Tuesday, May 19, 2015

Three lessons on Haiti -- A reflection by Advent youth . . . led by Claire G!

Clearly, we all had experiences we’ll never forget in Grand Goave. We met some of the most amazing and humbling people, and everyone there was always so eager to say Bonjour or Bonsoi to all of us. Haiti was an amazing experience, but what was even more amazing was watching all of the girls I went with use their gifts and talents and sometimes discover abilities and passions they never knew they had in them. Some of us might have even found our callings while we were there.

Haiti was my first mission trip out of the country, and even out of my little corner of the United States, and it was perhaps one of the most amazing experiences I've ever had or will ever have. We came to Haiti to help its inhabitants, but ultimately the people of Haiti taught us a much more important series of lessons that I have tried to keep on my mind and in my heart as a part of my time in Haiti.

Lesson one: The gift of knowing God is the best gift you can give a person.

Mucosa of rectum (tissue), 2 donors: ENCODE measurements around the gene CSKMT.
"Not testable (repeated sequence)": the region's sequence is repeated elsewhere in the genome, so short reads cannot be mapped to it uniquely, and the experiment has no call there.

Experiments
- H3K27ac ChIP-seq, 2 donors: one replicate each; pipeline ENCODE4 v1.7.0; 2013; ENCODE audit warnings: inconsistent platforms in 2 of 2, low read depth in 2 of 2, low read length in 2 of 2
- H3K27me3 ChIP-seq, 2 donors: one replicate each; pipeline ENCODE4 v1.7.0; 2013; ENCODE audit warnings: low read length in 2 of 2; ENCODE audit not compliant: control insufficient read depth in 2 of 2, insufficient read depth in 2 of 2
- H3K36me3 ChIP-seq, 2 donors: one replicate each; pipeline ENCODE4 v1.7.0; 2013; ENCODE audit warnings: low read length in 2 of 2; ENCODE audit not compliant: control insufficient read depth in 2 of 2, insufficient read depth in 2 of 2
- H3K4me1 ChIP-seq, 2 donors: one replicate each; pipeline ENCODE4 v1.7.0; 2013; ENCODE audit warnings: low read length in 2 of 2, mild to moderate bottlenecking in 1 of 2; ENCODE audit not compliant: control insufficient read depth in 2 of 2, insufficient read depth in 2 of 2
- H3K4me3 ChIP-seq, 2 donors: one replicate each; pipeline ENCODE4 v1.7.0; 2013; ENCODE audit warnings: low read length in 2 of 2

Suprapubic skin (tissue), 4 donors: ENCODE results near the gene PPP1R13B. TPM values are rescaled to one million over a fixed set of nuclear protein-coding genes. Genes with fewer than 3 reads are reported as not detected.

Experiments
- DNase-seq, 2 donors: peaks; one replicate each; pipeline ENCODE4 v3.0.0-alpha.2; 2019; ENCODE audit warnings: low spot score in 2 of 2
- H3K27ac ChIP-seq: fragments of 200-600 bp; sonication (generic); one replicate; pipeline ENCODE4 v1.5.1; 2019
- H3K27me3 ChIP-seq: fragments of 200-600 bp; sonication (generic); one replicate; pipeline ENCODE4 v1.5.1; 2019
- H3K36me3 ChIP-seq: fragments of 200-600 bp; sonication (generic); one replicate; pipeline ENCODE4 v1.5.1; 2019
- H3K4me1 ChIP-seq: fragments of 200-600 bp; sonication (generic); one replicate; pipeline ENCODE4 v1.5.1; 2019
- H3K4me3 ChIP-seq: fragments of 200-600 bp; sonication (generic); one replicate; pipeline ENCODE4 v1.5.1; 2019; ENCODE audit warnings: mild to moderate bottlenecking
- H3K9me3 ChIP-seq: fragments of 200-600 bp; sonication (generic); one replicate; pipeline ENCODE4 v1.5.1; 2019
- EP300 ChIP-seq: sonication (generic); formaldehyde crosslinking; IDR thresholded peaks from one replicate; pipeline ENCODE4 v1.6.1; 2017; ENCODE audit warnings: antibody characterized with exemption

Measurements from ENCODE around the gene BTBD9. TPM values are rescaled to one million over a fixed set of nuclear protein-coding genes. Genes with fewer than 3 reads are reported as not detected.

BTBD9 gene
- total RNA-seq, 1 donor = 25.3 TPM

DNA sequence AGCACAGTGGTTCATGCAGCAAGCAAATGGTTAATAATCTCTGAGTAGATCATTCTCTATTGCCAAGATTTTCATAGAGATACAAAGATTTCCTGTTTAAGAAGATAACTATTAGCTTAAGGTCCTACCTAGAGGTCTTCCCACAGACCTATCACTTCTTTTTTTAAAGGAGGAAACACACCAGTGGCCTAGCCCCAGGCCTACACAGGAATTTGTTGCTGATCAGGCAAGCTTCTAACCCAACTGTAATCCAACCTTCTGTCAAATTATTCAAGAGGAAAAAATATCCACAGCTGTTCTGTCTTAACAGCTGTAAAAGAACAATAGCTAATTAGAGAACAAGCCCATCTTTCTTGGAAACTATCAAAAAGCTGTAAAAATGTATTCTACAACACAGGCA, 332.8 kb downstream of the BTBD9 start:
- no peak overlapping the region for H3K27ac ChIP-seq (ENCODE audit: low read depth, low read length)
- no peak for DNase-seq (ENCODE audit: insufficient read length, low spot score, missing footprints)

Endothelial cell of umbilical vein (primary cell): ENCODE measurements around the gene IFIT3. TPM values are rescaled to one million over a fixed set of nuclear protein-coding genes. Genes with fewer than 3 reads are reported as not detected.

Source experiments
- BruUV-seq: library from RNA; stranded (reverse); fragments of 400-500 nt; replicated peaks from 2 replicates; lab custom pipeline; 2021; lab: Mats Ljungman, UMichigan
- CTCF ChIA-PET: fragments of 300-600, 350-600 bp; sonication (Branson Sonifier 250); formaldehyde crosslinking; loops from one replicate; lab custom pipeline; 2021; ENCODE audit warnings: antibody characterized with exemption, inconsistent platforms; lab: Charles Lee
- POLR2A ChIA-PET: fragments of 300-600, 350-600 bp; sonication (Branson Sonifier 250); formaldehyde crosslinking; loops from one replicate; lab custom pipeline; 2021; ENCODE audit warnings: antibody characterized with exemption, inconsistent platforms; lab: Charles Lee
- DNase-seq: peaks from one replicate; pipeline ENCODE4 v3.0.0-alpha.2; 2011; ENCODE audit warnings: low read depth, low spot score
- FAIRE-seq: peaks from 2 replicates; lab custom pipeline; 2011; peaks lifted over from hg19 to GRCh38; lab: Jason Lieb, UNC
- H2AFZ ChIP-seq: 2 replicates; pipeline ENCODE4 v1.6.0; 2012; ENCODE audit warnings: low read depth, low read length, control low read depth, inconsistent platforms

If you don't know much about the country of Haiti or its economic standing, especially after the earthquake of 2010, I'll give you a brief history lesson that we were taught upon arriving. When Christopher Columbus discovered Haiti and the Dominican in December 1492, he nicknamed it the Pearl of the Antilles, and his reason behind such a nickname was clear. However, since then, Haiti has used up nearly all the resources it has, and it has since been declared a fifth world country, meaning that Haiti is not expected to ever be able to rise out of its economic turmoil. Most of the men and women we worked with had next to nothing, and nothing at all to give, and yet they were the most giving people I have ever met. The two-bedroom house we built that week was for a young man we met named Alain and his six siblings and his mother and father, and each day Alain was on the job site helping amateurs like us complete all the work that needed to be done, but more so, they taught us about God. All the people of Haiti really have to give is their knowledge and love of God, but they give it so freely. From the moment we stepped foot on the job site, they were teaching us everything they'd learned in church. They recounted Bible stories and asked us why we loved Jesus all week, and really made us reflect on our lives throughout our time spent with them.